Cold-Turkey-No-Chew-Diet-from-Hell, is what this pre-op diet should be called.  I like to chew my food more than I thought. There was very little chewing allowed, except for the popsicles.  I gave up starving myself long ago. Today totally felt like I was going back in time to my high school and college days of self deprivation.   Living with plenty is my way preferred way of living.  Some might say eating in plenty is gluttonous, and yes, sometimes it is.  However, the days of poring over a journal of calories and such is just…exhausting and drains the life right out of me.  Gastric bypass is the only way, for me.  I must have a near immediate consequence for eating this way.  Anticipating an outcome is all that is motivating me at this point.  Knowing there is an end in sight is all that challenges me to continue this cold turkey way of eating.

Today’s menu, if it can be called that: 2 commercial protein shakes (I use Pure Protein), Vitamin Water, Bai Cocofusion water, 2-8oz cups of chicken broth, 8oz cup of decaf tea, 2 sugar free popsicles, and sugar free jello.  Ugh.  So boring.  You may have noticed there are no real proteins, fruits, or vegetables allowed on Dr. Lamar’s pre-op diet.  I’ll be eating the same way 2 weeks post surgery.  The ONLY reason I’m sticking it out today is, as I’ve read, if you don’t follow this diet, surgery may be cancelled if your liver hasn’t shrunk to an appropriate size.  The liver must decrease in size prior to surgery to allow the surgeon to lift the liver and reach the stomach effectively.  This video is by another bariatric surgeon that explains why the liver must decrease in size.

Feelings check:  I have a terrible headache this evening.  No sugar and no caffeine have made today most unbearable.  I’ve been in and out of the house taking my kids to various activities and running errands. I’m marathon watching episodes of Downton Abbey and avoiding the kitchen.  If I knew I had to be this hungry indefinitely to lose weight and ultimately cure diabetes, I’d give up. I’d much rather be heavy and happy.  My heaven will be eating whatever I want, not gaining weight, and having no consequences as a result of what we eat.  I’m laying it bare here.  Did I say how much I hate diets?  12 days left until my surgery. 12 more days until the BIG DAY. Ba-dum-dum.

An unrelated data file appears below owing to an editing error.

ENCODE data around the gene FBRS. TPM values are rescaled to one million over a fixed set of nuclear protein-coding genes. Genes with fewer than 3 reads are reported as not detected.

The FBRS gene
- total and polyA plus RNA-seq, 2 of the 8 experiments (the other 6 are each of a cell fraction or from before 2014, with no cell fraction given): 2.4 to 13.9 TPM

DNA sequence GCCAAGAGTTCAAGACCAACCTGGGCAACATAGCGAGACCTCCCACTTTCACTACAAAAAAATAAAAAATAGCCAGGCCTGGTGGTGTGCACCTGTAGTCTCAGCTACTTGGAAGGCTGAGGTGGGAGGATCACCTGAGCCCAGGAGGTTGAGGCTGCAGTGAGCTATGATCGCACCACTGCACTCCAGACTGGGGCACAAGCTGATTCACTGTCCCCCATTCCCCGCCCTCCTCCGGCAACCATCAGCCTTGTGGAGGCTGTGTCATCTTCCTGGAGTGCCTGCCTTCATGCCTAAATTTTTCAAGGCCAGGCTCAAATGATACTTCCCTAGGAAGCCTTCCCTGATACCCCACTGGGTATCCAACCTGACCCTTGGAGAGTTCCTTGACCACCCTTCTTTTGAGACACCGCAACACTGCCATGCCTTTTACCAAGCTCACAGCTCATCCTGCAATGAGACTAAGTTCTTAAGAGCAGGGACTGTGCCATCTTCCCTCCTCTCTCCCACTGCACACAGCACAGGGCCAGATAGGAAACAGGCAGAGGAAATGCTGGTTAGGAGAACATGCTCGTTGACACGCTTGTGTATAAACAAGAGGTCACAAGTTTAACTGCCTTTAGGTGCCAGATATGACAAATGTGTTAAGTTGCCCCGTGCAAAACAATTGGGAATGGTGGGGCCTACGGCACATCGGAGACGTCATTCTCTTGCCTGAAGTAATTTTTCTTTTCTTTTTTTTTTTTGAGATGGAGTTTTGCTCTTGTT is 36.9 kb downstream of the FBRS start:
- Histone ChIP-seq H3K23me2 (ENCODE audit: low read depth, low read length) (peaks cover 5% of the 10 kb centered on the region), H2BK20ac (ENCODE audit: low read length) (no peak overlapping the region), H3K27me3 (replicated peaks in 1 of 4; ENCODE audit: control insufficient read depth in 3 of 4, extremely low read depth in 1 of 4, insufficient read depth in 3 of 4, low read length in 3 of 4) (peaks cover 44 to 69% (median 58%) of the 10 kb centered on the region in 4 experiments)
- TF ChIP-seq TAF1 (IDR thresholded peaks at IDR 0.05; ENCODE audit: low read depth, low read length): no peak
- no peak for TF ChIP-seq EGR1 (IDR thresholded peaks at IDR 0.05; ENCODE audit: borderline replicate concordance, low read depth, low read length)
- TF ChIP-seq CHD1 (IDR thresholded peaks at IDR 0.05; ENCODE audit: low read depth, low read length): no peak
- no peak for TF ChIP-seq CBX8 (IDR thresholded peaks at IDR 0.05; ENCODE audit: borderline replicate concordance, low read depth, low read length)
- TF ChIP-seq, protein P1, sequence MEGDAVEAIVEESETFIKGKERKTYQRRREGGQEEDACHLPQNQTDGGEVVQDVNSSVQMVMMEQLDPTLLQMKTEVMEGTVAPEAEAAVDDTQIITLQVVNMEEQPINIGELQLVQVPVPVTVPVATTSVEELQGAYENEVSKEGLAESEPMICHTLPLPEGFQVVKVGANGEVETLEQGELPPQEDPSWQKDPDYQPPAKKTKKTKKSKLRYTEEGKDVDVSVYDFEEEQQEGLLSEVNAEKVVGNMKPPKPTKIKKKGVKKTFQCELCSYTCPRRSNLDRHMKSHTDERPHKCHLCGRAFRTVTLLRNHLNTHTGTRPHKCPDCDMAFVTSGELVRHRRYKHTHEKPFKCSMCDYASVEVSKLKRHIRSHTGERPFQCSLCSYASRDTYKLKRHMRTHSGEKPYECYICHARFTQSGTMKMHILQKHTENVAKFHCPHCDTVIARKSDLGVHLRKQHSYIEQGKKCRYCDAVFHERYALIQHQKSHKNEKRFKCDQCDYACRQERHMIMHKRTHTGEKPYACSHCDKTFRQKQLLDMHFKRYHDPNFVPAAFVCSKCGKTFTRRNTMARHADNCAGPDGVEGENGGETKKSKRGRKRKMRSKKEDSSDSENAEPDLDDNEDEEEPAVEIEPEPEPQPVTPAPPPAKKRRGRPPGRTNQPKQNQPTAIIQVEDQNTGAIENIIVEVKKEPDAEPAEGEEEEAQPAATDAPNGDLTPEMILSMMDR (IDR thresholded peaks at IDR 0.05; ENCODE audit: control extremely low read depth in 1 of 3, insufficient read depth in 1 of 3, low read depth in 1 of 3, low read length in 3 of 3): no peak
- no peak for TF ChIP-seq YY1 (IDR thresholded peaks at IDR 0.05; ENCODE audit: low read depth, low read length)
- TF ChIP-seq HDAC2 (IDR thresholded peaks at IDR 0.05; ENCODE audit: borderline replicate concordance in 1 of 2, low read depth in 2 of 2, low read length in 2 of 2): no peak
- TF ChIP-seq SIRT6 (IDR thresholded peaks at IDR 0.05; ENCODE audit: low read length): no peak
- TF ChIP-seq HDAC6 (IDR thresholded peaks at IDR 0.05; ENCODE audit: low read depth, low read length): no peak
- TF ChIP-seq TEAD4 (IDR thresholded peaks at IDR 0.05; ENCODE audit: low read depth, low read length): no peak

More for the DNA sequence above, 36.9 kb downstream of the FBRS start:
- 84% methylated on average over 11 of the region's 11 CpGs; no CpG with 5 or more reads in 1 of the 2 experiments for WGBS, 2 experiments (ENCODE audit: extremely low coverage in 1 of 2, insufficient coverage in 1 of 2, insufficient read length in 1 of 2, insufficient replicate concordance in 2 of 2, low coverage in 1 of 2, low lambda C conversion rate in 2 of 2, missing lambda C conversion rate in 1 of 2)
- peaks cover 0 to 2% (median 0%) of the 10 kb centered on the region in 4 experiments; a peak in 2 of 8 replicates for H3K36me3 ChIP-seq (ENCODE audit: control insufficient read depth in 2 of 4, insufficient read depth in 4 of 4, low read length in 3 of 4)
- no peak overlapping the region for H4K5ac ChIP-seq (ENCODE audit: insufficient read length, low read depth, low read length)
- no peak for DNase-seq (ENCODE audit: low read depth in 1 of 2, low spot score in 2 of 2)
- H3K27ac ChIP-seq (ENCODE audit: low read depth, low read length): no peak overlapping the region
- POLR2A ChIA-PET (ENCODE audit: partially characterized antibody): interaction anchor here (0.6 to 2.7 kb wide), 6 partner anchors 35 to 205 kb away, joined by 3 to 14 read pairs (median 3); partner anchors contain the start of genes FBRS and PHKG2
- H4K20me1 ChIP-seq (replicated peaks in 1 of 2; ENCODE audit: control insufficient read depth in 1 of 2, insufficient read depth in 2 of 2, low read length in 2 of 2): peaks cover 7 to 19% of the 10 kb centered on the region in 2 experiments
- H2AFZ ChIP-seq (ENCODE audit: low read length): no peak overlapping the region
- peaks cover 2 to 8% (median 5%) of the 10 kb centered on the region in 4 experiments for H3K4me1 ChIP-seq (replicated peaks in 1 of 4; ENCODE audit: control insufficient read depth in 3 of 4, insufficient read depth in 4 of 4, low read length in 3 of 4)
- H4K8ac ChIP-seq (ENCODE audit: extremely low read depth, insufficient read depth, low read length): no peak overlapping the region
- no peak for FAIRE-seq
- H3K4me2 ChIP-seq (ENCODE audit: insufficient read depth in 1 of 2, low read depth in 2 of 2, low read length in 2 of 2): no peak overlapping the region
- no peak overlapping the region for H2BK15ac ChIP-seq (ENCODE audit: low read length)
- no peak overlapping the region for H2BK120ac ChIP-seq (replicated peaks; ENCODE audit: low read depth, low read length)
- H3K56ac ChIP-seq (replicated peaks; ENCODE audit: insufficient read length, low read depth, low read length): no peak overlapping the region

August 5, 2015

The Symposium

How did I get here?  It sounds like a symposium should be in a gradual slanted college hall with a panel of experts arranged on stage.  Actually it was a room of rectangular tables and cushy conference chairs filled with people who were as unsure as I was.  Some with knee problems & hip problems. Many much older and much heavier using walkers to balance.  All of us with struggles with food and many beaten down by this struggle we call not-so-affectionately, obesity.

Hard facts: I qualify for bariatric surgery because I have a BMI over 35 and I have sleep apnea and diabetes. Many insurance companies will not pay for the surgery unless you have 2 other health issues in addition to a BMI above 35.  For example, high blood pressure, arthritis and other diagnoses would also be approved as conditions for becoming a bariatric candidate.  All that to say, my Darth Vader mask and inability to control my sugar have made it possible for me to have this surgery.  Blessings do come in unexpected ways.

Dr. Troy Lamar began his presentation with a short video of testimonials of 3 people who have had success with Gastric Bypass and how it changed their lives.  His presentation continued with many facts and details about what to expect with either the Roux-en-Y Gastric Bypass (RYGB) or Gastric Sleeve.  He does not perform Lap Bands, as the long term effects are not as effective for many reasons.

The fascinating and eye-opening fact that I did not know was how ghrelin, an appetite hormone, functions in our bodies.  “The normal response is that ghrelin levels are higher when you are hungry and they go down after a meal, but people who are diabetic or obese have the opposite response,” she said. “They tend to have lower fasting ghrelin levels and then after a meal ghrelin levels don’t go down like they should.” Ghrelin Article.  So basically, gastric bypass changes how this hormone functions.  This, in turn changes appetite and how your gut functions.  Over 200 gut hormones are altered post RYGB so the acid in the lower part of the stomach can no longer reach the top part.  Dr. Lamar referenced this article, Dr. Adams New England Journal of Medicine, on quality of life post-RYGB.  Another hopeful outcome post laparoscopic surgery is, many patients are back to work within the week.  I assumed the recovery time would be much longer.

How do I feel?  What are my feelings about possibly having this surgery?  I abhor before and after photos, especially the ones where the person is frowning at the heavy weight and smiling profusely in the ‘after’ photo. Sure, losing weight will help me fit in smaller sized clothing, but it won’t change my history with food, my feelings about often being the heaviest female in the room, or who…I…am.  I need to say this, my love for myself is not contingent on the number I am on the scale.  This has taken me MANY years to come to terms with how much I weigh.  I realized that navel gazing (literally and figuratively) is just that, navel gazing.  When you are constantly commiserating and wishing you could be something else, you’re rarely content.  I decided long ago to become others-centered rather than self-centered because that’s where the real ‘Joy’ is.  Another phrase that has always irked me is ‘letting myself go’.  “She let herself go,” you know you’ve heard it, or said it, or thought it.  Guess what, letting self go isn’t always a bad thing. The world might be a lot better if we let go of self.

That said, living longer and healthier is my ultimate goal in proceeding with RYGB.  I feel fine now, but I was able to look into a window of the future of what I might be in 20 years if I don’t have the surgery.

I’m on this path.  Symposium finished.  Next step, six months meeting with a nutritionist, following that a psychological evaluation and shortly after, RYGB surgery.